The nature and extent of any proposed restructuring to increase its response to civil emergencies must be determined by crisis-response professionals. The political responsibility is to recognize this urgency and ensure that a process is put in place to further improve the CAF’s preparedness and effectiveness.


DAVID J. BERCUSON, author of the “Eye on Defence” column in Legion Magazine, is director of the Centre for Military and Strategic Studies at the University of Calgary.

Militaries have one central purpose: to fight wars, kill combatants and break things at the behest of the state. In democracies, it is on behalf of the citizens of the state as directed by the government.

To that end, militaries—and the Canadian Armed Forces in particular—recruit, train and are financed by the taxpayer, to ensure that if the state decides that its political or diplomatic aims in certain international circumstances warrant violence, the CAF will deliver.

From 2001 to 2014, Canada sent more than 40,000 men and women to Afghanistan to aid international efforts to battle terrorism and help bring democracy to the country. For a decade, the war in Afghanistan was the central organizing principle of the Canadian military because Ottawa decided Canada had an obligation to aid the United States, NATO and the United Nations.

During that time, the Canadian military was fighting a war with the Taliban, and that was the army’s central mission. The air force soon joined in (with helicopter and transport support) and even the navy contributed by sending personnel to supplement both services.

The strain on the CAF was considerable, and high command was well aware of it. At one point, General Andrew Leslie told a gathering of soldiers that if they hadn’t been deployed to Afghanistan yet, they would surely go soon. That was the CAF carrying out its prime military mission—war fighting.

Militaries are unique because of their licence to use violence on behalf of the state. And to do so effectively they must be, in effect, self-contained institutions. A well-prepared military such as the CAF has its own communications, transportation, resupply, logistics, medical and other systems. It even has its own justice system (subject to the Canadian constitution).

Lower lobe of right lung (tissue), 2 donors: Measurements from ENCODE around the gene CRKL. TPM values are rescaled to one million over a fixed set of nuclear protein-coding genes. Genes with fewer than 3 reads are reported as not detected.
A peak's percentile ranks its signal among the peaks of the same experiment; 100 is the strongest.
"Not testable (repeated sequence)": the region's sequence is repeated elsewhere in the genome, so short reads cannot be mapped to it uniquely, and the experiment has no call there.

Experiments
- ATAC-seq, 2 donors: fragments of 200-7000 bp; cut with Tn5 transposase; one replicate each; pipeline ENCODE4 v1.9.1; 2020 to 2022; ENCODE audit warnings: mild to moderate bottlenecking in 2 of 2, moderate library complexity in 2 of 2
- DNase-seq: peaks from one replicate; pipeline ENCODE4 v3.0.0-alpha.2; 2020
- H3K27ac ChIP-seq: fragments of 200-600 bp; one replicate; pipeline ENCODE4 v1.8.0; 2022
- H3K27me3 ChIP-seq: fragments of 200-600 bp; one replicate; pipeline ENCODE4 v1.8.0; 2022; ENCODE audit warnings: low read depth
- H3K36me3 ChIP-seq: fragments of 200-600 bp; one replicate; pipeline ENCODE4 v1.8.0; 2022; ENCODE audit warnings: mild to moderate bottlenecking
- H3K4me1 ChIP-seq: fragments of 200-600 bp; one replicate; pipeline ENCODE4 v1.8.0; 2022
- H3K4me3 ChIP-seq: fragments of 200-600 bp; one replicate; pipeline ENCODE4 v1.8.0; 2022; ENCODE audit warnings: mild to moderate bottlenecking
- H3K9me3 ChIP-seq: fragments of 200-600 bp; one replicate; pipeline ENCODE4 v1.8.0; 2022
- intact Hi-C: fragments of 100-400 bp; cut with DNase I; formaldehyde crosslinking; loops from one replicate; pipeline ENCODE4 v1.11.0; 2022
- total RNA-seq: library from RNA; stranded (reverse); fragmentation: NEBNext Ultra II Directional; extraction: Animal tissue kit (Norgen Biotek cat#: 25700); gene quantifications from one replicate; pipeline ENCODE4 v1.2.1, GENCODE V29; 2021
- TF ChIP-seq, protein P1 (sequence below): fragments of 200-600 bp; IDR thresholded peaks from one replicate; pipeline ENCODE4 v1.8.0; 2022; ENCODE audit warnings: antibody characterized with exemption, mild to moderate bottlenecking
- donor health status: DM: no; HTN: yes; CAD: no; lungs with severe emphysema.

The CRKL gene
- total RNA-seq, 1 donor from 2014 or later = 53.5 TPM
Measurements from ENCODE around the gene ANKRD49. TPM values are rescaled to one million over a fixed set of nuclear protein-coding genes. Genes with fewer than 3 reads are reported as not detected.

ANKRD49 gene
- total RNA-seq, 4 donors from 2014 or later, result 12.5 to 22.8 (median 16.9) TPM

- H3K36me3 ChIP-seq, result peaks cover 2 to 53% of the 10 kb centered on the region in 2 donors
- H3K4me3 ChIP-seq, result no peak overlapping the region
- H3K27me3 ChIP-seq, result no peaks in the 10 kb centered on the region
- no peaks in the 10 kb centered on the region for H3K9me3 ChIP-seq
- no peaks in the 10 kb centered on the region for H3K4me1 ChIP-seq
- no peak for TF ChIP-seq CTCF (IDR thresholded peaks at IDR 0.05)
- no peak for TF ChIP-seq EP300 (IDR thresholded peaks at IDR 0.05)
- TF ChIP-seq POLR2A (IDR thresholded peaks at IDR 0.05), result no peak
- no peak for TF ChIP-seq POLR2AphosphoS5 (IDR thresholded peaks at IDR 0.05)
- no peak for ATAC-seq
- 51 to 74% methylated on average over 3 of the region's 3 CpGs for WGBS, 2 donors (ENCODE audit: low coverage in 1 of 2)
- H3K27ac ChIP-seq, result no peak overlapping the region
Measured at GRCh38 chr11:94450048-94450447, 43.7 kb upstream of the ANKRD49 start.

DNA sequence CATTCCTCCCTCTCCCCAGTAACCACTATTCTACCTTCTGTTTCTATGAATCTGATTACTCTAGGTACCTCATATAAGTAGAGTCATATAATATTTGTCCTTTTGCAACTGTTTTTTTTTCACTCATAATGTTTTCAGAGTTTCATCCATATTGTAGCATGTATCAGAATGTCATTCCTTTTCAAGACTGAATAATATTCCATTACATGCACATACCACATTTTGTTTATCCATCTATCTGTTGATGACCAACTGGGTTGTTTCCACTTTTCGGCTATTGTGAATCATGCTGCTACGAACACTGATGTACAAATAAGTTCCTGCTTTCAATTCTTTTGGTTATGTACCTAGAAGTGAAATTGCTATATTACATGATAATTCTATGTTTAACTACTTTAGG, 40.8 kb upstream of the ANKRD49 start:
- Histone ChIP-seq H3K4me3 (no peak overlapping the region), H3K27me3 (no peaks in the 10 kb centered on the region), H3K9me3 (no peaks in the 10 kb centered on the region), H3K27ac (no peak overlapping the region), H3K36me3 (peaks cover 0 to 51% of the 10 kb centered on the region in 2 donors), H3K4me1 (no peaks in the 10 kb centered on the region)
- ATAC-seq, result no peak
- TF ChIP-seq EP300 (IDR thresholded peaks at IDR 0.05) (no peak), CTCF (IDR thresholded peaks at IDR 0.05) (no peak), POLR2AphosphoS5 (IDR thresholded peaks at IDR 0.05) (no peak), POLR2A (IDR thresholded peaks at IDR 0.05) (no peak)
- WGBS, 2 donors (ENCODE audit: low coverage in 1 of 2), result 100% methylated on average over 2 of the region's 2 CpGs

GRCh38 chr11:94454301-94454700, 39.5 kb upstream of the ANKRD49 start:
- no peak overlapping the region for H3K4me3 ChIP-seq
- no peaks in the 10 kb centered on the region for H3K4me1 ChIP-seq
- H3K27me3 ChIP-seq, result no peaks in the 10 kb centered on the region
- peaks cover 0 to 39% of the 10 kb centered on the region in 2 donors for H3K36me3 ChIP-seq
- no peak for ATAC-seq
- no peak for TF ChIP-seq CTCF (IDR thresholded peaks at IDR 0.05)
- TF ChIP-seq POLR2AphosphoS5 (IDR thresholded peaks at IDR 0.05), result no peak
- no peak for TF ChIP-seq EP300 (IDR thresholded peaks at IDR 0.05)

In times of natural disaster or civil emergency, the military—regular forces or reserves—is expected and is an excellent means to support civic disaster responses. In Canada, that has ranged from fighting floods, forest fires, ice storms, even plowing the snow-bound streets of Toronto. And in the COVID-19 crisis, the military was called upon to aid governments in a variety of ways.

It is fitting that they do so. But all these activities could conceivably be carried out by other institutions. War cannot. So when the military is not engaged in strictly military activities, its extensive training must focus on preparing its members for war.

This is not easy, because war is certainly one of the hardest things humans face. It takes years of intensive training to prepare military members for the application of violence. Today, when they are expected to be proficient with highly technical weapons and equipment, training is more important than ever.

So by all means use the military if necessary in times of natural disasters—earthquakes, pestilence, forest fires—but don’t burden them with the additional task of training to be medical personnel.